New “Batwoman” writer promises to keep things superheroic and super gay

This Wednesday, after one of the most public and bitter creative vs. editorial breakups in comic book history, DC will release Batwoman #25 out into the wild. The GLAAD Award-winning duo of J.H. Williams and W. Haden Blackman — both of whom announced their intention to leave the book after DC refused (among other things) to let Kate Kane and Maggie Sawyer get gay married — are now officially off the book (before they were able to wrap up the highly anticipated Batman vs. Batwoman story arc), and openly gay writer Marc Andreyko has taken the reins of the series. The Zero Year issue will be tie-in with DC’s other flashback/origin stories, which are hitting shelves this month, and the story will also take place in the same continuity as Scott Snyder‘s Batman Zero Year issue.

USA Today has released the first interview with Andreyko since he completed work on his first issue, and they have also previewed four pages form the upcoming issue. It’s different. Really different. The art, the coloring, the dialogue, the character design. It’s actually kind of jarring it’s so different. J.H. Williams was with Batwoman from her Maddow-approved relaunch all the way back in Detective Comics. So, yeah. Different.

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It actually almost reads like Batman ’66 to me, to be honest, which is such a change of pace, I’m not sure how I’ll cope with it.

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On the plus side, in his interview with USA today, Andreyko acknowledges that he’s got big shoes to fill, that he doesn’t have any plans to make huge changes to the character, and that he knows how much she means to the LGBT community:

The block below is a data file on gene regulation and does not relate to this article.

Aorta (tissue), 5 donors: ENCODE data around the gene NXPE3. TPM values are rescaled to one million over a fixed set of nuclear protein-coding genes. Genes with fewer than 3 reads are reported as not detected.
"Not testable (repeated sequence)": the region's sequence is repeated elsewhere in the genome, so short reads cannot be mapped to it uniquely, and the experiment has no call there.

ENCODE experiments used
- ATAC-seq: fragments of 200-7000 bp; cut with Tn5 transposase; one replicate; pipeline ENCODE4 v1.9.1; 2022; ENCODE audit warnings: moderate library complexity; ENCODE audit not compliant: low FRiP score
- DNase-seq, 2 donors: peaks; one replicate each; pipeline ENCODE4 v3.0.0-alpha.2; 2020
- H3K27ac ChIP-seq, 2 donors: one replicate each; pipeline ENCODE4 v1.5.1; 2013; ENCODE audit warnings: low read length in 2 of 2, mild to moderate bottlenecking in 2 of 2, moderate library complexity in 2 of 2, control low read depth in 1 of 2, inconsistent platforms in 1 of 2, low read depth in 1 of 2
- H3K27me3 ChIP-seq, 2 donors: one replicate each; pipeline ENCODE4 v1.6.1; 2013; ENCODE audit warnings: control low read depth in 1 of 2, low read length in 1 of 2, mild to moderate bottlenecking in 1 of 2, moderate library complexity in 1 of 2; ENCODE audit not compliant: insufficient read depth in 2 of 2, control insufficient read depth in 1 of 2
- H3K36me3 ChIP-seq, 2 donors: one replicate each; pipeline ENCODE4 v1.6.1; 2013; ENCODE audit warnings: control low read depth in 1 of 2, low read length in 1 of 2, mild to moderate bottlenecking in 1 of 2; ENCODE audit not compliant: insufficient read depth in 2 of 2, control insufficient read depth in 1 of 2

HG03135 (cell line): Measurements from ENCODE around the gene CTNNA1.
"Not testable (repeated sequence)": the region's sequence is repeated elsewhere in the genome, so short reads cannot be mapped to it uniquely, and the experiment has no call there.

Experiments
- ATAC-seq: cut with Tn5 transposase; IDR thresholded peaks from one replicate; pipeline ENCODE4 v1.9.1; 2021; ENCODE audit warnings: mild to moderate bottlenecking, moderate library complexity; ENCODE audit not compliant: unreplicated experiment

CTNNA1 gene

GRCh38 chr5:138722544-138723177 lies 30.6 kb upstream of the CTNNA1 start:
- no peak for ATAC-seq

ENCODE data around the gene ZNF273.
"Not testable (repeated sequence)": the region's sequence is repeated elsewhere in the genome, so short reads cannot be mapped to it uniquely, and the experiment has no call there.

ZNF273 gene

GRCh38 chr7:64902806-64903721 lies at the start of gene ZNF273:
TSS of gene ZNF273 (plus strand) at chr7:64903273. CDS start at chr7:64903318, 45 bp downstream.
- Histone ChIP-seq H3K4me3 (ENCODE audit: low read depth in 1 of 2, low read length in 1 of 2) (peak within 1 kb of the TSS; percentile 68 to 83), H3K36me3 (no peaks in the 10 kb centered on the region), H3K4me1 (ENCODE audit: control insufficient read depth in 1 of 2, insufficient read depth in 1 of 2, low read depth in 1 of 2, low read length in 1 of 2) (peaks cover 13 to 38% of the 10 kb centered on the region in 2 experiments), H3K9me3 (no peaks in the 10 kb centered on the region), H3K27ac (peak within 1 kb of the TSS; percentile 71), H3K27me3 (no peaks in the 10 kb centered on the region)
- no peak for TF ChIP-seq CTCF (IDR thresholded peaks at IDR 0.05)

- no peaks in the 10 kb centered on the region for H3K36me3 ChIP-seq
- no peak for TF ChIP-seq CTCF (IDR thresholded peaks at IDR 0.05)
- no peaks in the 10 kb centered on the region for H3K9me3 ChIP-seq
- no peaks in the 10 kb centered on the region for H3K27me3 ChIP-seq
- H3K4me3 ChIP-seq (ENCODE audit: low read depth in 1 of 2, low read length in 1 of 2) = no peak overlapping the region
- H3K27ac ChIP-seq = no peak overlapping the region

On a personal level, Andreyko also connects with Batwoman and her life as a lesbian. As a gay man himself, the writer says he’s watched gay civil-rights movements lead to a lot of change in the past decade — he recalls growing up during a time before his old high school had a gay-straight alliance. Similarly, Kate was kicked out of the military for being honest about her sexual orientation, and now with the policy of “Don’t ask, don’t tell” gone, the writer feels she might have had a different life if she had not spoken up, maybe even on a path to being a general.

“Gay readers respond to superheroes so much because of the idea of the secret identity,” Andreyko says. “For so many of us, we did have a secret identity before we were out, and that resonates metaphorically. There’s a whole lot of rich stuff to discover and explore in this world where once something that had to be hidden is now not a big deal and processing that.”

He also has plans for Maggie Sawyer, Kate’s fiance-who-will-never-be-her-wife, which is a kind of relief, I suppose — even though her story arc apparently will revolve around her ex-husband.

Kate’s personal life is still going to be a major aspect of Batwoman — in upcoming issues drawn by Jeremy Haun, Andreyko will be delving into Maggie’s life before her new superhero fiancée, specifically the ex-husband with whom she had an acrimonious split and a daughter who hasn’t been seen in Gotham yet.

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I’ll be honest: I’m going to be devastated if DC ruins this book, or just flat-out cancels it when sales inevitably fall off after Williams’ departure.

Are you looking forward to Batwoman #25?

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